How Accessible is DSU?


The university’s health center where the ADA department is housed.

Dr. Richard Houston has been the Americans with Disabilities Act Coordinator for Delta State University for over 10 years and plans to continue to improve accessability on campus.

Dr. Houston says that in the next five years he hopes, “Every new addition, every new upgrade or every new remodel would take into account that this building is accessible and that it has accessible bathrooms and accessible classrooms.” 

“I think that it’s just a continuous improvement of what’s already occurred,” he adds.

Senior Loyce Washington, a wheelchair user, defines accessibility as “[having] peace of mind.”

According to Washington, accessibility is something that not a lot of students know about, and because they don’t know about it, it’s not talked about as often as it should be.

Washington believes heightened awareness can get people, both with and without disabilities, involved in changing the environment and the rhetoric around campus accessibility.

According to Washington, people become more aware of campus accessibility issues or concerns through people with accessibility issues or concerns. She suggests asking for help or just starting a conversation. 

“Take for example, the button that opens up the doors of the union; it rarely works, and if on the off chance it does work, it does not open up all the way to get my chair through the door” Washington explained. 

“I hope that in the future accessibility issues or concerns like the doors to the union get addressed further, and the only way that can happen is by asking for help with opening it therefore, creating a dialogue around it,” she said.

While there is no official campus committee to handle accessibility concerns on campus, Dr. Houston says, “We have had local representation to do this very thing.”  

Houston adds, “Getting an official committee is possible. There are several entities that would be involved with those kinds of things, such as the department of finance and the maintenance department; they tend to be the ones who are going to make the changes.”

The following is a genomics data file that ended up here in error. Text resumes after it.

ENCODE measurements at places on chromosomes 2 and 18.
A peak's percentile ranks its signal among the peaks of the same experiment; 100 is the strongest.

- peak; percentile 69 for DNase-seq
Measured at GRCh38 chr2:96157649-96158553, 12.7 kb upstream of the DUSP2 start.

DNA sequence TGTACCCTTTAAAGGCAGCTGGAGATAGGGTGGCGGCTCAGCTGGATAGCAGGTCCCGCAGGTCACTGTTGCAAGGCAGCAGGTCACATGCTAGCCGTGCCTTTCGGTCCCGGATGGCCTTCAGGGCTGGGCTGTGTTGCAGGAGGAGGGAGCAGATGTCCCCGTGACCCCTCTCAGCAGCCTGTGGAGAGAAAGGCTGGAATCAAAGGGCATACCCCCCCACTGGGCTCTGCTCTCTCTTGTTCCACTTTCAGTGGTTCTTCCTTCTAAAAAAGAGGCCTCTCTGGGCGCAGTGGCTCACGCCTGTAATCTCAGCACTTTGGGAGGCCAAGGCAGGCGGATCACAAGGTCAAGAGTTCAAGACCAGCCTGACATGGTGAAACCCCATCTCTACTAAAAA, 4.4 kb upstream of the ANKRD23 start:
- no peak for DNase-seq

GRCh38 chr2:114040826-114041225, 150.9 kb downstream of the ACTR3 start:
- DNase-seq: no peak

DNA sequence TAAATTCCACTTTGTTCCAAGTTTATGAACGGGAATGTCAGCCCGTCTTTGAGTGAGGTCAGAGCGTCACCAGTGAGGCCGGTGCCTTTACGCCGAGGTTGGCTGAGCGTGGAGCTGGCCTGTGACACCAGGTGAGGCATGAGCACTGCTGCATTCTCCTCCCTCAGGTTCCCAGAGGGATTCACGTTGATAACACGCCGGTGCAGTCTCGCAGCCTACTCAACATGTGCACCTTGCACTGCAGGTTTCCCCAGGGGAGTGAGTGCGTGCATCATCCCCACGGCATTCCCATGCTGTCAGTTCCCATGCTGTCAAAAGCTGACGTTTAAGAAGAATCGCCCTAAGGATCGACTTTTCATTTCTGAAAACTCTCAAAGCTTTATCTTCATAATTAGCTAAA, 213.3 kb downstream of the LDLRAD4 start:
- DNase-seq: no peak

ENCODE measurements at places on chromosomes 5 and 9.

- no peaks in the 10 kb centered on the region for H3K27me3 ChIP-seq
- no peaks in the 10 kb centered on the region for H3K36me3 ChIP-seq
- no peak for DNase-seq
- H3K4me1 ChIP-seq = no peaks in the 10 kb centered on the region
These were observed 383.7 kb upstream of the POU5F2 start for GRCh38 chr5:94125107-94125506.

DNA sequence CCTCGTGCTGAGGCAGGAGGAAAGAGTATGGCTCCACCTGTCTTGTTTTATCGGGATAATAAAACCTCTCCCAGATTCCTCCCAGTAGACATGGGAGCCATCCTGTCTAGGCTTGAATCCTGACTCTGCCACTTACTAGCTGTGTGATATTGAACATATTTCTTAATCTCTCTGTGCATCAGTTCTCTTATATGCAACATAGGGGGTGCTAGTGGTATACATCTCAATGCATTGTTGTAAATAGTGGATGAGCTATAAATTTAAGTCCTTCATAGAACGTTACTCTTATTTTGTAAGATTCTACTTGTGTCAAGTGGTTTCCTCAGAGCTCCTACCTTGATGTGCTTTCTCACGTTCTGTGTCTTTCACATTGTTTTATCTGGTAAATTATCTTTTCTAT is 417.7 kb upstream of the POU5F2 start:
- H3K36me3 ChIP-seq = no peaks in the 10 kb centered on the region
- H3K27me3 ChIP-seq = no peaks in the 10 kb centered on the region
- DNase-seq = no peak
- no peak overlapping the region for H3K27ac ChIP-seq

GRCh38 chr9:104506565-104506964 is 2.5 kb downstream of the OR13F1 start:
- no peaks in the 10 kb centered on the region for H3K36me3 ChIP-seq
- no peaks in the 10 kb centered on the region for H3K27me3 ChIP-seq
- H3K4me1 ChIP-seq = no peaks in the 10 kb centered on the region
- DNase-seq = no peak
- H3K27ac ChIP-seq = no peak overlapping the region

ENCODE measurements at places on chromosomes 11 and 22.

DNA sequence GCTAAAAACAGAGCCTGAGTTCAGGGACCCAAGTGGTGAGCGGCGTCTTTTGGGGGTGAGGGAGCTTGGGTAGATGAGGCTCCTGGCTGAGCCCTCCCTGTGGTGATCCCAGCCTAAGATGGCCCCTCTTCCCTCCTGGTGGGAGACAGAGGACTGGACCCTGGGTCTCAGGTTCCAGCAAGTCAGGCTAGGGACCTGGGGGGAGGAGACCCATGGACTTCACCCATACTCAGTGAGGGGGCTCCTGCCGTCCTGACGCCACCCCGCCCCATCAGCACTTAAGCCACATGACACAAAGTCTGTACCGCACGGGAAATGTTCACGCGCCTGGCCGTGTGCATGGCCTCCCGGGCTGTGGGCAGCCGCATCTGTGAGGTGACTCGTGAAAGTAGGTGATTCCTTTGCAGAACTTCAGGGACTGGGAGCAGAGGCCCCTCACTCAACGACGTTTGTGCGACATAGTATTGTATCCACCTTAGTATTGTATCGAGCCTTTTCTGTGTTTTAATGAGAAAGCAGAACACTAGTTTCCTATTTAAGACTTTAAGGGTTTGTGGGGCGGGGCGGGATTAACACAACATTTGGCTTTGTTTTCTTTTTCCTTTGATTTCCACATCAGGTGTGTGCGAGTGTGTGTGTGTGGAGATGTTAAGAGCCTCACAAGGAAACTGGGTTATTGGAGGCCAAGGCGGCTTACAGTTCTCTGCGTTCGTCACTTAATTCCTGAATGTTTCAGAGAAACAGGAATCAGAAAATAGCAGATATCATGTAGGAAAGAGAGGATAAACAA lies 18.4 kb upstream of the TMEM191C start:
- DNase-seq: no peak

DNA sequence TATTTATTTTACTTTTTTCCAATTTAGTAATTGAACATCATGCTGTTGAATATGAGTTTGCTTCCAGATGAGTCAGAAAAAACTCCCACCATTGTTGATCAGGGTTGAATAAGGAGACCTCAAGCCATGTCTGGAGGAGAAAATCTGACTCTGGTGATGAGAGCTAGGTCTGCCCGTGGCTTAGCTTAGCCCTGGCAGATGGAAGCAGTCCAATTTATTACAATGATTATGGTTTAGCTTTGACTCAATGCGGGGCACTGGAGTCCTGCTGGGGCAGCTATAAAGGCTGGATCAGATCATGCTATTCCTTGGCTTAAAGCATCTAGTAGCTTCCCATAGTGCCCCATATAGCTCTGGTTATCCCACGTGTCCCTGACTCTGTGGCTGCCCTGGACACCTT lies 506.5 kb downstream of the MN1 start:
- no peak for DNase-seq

Most of all, Dr. Houston says, “the input of a group of our disability students especially with access,  [is important] because it is a federal thing.” 

According to Dr. Houston, there are not many students on campus who use wheelchairs, but there are a number of students with low mobility. These students can walk, but have difficulties getting around due to issues such as stamina.

Dr. Houston said, “For example, if a student is going from one dorm, Blanset hall which is probably one of the furthest away all the way to Ewing they take a long time to do that, yet they don’t have a wheelchair or they don’t have a scooter.” 

“So, the parents of this student initially contacted us about providing transportation, well we don’t provide transportation for other DSU students, where some of the larger universities they may have a bus route so, somebody could literally get on the bus at Blanset hall and eventually get dropped off in front of Ewing. “

He continues, ”we’ve had other students in the past that would commute to campus and then they had a lift that would get it out of the trunk or their car and then they would take it to class. But these individuals could walk, so often what they would do is they would plug them in here at the campus center and then they would just come back the next day and drive/ride to their class.”

He further suggests that education from the potential committee could ease new student’s anxiety “For example, if a new student, let’s say who is in a wheelchair, they may eventually find [all kinds] of things [elevators, sidewalks, decluttered classrooms] that are accessible, but unless they are actually shown they may have to just stumble across them.” 

He continues, “For example, the elevator in the back of the post office is the primary disability elevator in that building, but yet people do not even know that it’s back there.”

Houston suggests “If someone could educate students or if there was some sort of committee that could show them where things like this are, then it could make their transition easier.”